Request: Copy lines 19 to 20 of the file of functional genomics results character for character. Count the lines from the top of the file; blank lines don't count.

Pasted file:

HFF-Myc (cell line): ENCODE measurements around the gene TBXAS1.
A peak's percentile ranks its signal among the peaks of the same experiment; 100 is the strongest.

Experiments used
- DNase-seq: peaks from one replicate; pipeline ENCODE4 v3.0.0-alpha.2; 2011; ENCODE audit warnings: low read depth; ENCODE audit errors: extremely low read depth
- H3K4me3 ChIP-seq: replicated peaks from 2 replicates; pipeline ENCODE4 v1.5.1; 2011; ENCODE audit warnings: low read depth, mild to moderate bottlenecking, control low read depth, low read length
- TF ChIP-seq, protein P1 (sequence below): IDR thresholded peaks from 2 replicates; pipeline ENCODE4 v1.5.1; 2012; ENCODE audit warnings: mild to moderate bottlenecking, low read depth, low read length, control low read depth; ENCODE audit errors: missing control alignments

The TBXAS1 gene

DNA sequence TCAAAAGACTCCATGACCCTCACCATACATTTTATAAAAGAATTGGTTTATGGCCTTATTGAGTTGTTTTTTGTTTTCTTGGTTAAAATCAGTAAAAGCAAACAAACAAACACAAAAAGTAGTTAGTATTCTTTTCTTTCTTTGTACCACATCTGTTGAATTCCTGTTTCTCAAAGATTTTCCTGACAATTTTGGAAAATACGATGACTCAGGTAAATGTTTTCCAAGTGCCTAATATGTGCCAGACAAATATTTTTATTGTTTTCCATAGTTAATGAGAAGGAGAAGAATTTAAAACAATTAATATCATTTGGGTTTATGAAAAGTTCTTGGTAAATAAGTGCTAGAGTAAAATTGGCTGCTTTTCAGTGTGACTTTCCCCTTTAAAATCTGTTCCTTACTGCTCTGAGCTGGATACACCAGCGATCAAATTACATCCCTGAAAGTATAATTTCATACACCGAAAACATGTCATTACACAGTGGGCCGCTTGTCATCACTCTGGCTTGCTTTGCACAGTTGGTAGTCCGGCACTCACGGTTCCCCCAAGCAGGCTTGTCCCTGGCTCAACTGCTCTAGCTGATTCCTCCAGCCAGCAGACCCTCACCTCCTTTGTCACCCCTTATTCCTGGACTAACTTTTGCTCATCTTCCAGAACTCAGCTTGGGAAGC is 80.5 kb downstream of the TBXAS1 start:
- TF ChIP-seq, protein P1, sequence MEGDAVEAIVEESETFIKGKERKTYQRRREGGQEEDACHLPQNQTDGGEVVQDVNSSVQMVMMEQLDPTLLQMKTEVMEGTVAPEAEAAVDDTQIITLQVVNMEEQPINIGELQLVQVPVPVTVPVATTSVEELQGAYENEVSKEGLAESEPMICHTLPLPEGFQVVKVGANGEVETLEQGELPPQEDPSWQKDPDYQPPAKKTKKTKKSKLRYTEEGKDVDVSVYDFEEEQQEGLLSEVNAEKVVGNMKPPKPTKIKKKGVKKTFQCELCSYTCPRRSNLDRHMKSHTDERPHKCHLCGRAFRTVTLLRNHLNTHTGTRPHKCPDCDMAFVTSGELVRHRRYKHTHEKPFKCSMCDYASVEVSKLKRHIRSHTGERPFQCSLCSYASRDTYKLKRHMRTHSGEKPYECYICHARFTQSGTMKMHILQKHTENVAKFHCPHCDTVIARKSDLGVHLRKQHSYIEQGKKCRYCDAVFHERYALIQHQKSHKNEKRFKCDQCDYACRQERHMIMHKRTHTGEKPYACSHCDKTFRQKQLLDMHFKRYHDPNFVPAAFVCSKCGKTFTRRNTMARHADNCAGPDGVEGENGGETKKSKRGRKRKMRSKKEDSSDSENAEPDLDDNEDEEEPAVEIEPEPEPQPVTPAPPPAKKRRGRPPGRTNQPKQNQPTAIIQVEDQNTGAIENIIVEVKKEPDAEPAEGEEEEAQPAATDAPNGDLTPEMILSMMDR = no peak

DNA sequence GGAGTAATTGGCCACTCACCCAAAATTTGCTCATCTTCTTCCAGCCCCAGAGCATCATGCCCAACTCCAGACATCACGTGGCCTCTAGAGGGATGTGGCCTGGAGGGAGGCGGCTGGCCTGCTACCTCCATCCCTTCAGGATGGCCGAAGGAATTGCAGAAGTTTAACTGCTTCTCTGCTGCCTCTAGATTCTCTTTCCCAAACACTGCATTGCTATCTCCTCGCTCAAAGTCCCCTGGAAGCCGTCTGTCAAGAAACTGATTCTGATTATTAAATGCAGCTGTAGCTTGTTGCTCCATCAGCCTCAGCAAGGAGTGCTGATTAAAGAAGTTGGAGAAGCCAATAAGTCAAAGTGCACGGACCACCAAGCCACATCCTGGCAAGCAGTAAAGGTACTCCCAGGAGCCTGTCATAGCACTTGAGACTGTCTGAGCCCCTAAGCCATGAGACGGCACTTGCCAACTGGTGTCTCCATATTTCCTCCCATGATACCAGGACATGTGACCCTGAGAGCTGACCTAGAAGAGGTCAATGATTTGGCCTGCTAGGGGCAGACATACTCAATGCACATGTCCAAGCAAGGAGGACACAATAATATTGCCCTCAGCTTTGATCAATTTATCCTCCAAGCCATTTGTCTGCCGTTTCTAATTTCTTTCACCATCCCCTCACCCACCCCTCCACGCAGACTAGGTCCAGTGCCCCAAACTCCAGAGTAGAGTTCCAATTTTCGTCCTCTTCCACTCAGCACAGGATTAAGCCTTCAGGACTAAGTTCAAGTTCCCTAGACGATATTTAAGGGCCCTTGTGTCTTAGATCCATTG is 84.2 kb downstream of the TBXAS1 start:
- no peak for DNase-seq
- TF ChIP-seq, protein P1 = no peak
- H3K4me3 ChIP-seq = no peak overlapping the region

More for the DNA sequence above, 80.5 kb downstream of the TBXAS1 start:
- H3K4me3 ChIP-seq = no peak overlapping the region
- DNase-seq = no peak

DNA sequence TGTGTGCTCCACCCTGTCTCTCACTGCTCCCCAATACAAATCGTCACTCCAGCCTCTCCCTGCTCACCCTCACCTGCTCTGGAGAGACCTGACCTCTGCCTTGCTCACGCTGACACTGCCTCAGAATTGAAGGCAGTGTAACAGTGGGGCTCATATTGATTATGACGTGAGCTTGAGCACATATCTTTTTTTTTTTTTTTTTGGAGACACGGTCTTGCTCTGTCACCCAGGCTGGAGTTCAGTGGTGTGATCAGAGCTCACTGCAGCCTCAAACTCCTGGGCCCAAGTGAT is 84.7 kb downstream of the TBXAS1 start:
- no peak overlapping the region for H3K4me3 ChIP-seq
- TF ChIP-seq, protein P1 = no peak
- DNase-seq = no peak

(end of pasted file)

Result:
- TF ChIP-seq, protein P1 = no peak
- DNase-seq = no peak